In 2014, the Islamic State of Iraq and ash-Sham swept through the Middle East, threatening the lives of women, children, and millions of people already clinging to life after decades of conflict. This is the incredible story of Susan, an Iranian woman caught in the middle of that war, trapped not only by the terrorists at her doorstep but also by her nationality, her gender, and her innocence. This is a haunting account of war and desperation, taking the reader on a journey through one woman’s fight for freedom.
Targeted Age Group:: The book is suited for a general audience of 16 upwards.
What Inspired You to Write Your Book?
The pain of my past and the feeling of responsibility to other human beings, especially women like me. We can’t survive alone; we exist for each other.
How Did You Come up With Your Characters?
I chose most of the characters from the true stories or people I know or knew them.
“What way? You’re not from this place, from this life. You have no idea where you are. Where do you plan to go in this desert once you jump out with no food and no water? The only living things out there are things that want you dead.”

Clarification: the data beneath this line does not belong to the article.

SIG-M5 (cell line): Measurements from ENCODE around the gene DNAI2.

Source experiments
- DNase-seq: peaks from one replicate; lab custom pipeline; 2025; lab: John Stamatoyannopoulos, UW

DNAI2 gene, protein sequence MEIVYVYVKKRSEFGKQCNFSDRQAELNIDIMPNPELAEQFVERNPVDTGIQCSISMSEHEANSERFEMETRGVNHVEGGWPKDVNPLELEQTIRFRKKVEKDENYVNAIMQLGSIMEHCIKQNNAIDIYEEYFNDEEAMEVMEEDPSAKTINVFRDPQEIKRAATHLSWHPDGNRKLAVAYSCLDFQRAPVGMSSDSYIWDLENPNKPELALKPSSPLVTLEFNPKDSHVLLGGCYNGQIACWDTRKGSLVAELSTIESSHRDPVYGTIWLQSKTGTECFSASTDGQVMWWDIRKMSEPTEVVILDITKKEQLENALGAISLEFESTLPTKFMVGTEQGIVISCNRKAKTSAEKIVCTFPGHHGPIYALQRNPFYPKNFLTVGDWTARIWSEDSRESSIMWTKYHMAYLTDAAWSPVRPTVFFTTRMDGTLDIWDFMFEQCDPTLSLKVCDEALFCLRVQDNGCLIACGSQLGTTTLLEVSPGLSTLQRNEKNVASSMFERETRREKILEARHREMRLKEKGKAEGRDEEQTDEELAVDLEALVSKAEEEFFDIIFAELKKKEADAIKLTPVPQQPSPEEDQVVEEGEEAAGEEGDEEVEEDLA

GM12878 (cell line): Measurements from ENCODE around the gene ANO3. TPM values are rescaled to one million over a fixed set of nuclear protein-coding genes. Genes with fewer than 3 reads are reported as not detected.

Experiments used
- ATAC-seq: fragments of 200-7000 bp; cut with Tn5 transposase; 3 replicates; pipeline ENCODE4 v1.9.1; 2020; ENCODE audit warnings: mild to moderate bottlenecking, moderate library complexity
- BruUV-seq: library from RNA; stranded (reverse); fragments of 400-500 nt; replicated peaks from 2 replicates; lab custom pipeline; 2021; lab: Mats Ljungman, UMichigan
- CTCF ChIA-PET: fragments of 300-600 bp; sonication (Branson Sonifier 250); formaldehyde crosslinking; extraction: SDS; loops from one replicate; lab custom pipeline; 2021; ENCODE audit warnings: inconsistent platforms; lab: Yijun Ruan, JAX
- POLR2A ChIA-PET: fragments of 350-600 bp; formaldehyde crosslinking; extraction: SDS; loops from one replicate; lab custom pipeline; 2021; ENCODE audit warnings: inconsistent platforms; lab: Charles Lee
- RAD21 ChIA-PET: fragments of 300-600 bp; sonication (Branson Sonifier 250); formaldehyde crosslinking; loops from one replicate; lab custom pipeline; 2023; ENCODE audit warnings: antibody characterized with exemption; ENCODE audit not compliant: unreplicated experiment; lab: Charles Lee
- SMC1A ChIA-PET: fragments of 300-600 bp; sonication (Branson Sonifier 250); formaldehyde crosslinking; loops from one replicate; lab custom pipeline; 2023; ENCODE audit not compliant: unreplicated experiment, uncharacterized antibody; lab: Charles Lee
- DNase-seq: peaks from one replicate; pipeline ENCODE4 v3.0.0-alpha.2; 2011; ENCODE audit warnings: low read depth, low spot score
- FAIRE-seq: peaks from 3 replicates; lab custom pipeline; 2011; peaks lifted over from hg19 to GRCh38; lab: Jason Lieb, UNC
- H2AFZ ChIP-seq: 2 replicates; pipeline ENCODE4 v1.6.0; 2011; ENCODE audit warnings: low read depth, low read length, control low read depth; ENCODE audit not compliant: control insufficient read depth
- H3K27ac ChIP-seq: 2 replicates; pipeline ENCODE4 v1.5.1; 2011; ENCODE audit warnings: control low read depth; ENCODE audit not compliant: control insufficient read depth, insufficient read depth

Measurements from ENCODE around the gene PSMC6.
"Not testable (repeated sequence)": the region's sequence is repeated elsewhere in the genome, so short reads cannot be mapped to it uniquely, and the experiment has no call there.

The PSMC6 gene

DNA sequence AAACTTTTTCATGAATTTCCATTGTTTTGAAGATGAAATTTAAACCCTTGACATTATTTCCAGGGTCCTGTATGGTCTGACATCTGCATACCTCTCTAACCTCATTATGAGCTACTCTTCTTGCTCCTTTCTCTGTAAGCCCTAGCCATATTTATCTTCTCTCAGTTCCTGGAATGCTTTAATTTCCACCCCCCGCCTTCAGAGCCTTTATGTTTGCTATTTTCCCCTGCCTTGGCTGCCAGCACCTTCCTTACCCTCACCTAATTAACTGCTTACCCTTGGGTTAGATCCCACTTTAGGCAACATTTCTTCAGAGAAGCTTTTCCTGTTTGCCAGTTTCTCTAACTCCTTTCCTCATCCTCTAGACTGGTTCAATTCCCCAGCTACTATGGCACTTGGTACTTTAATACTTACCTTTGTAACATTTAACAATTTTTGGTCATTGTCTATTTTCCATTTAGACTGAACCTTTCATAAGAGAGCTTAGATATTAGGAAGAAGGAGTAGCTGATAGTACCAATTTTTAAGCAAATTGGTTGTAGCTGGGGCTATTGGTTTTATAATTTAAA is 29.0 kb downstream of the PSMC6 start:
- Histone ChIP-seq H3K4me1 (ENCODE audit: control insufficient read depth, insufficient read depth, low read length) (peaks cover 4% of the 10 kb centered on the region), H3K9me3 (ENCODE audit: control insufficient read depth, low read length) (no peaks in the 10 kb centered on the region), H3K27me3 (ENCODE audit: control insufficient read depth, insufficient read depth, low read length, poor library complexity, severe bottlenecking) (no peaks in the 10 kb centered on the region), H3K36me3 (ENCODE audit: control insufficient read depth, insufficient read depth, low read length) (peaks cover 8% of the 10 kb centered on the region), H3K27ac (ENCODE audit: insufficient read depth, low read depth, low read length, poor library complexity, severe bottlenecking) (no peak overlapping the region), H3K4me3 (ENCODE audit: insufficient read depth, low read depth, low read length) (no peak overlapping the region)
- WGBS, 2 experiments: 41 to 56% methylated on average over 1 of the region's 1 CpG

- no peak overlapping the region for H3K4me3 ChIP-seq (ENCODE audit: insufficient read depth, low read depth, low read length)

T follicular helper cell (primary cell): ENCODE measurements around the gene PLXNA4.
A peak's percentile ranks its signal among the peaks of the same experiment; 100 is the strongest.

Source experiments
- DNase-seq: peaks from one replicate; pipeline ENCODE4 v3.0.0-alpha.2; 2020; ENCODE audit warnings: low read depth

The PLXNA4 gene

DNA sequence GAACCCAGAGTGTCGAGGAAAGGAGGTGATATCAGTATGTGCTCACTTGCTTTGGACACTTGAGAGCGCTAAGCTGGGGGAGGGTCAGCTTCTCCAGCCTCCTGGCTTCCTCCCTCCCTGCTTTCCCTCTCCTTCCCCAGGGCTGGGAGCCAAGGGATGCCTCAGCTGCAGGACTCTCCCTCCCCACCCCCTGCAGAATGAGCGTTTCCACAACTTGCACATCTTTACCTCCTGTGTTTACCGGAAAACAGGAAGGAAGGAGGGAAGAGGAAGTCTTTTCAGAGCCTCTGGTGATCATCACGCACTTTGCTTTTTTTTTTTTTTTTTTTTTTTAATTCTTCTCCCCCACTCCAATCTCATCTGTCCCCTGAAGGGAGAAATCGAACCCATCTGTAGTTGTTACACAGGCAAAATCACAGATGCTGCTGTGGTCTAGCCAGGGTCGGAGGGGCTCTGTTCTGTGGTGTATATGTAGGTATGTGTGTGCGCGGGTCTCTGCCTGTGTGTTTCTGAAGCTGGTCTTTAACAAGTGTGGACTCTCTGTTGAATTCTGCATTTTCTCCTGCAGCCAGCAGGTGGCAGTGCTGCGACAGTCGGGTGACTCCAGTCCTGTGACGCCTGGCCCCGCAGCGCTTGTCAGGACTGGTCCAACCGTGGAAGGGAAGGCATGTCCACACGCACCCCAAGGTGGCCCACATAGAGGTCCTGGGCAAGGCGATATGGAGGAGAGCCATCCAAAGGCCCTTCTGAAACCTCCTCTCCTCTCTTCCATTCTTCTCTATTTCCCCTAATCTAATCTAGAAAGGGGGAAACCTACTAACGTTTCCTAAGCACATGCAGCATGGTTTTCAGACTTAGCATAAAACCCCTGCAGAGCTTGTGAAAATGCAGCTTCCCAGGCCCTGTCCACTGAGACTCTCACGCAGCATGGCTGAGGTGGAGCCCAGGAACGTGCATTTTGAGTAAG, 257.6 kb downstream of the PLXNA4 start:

Susan knew she was right and she tried to think carefully about her choices.
Malika looked Susan in the eye. “Worse than death, this area has people who are thirsty for a woman like you.”
Susan looked over at Heja, who was staring out the slit in the fabric and watching the hills roll by. “Hey, Heja. Come look here.” She motioned with her hand. “Can you see outside? Can you tell where we are?” Susan noticed Rima straining herself trying to hear what Susan was saying but it was clear she couldn’t make out the words.
“Uh, yeah. It’s the desert.”
“I know.” Susan rolled her eyes. “I mean, do you think we’re in Iraq still, or Syria?”
“Well we’ve been on the way for hours.” He looked at his watch. “Yea, we’ve got to be in Syria by now.” He shifted uncomfortably; his leg having fallen asleep. “We’re heading straight for the heart of evil, straight to Da’esh. I don’t know if you can see from where you are but we aren’t on the road anymore. Haven’t been for a while. We’re driving across the open desert. Looks like we’re heading straight west.”
Susan stared intently at Heja. She wasn’t sure if she should share her idea with him. “Do you want to escape together?” She blurted it out without thinking.
“Escape?” Heja breathed deeply as though the utterance itself was a crime. “That word has the same definition as capture right now.”
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MOJGAN AZAR was born in Iran and lived most of her adult life in Iraq. She was living in Iraqi Kurdistan in 2014 when the Islamic State of Iraq and ash-Sham swept through the area, displacing millions and trapping Mojgan in Erbil, the capital of Iraqi Kurdistan. Her harrowing experiences have inspired her writings, and for the first time she is making that story known to the world.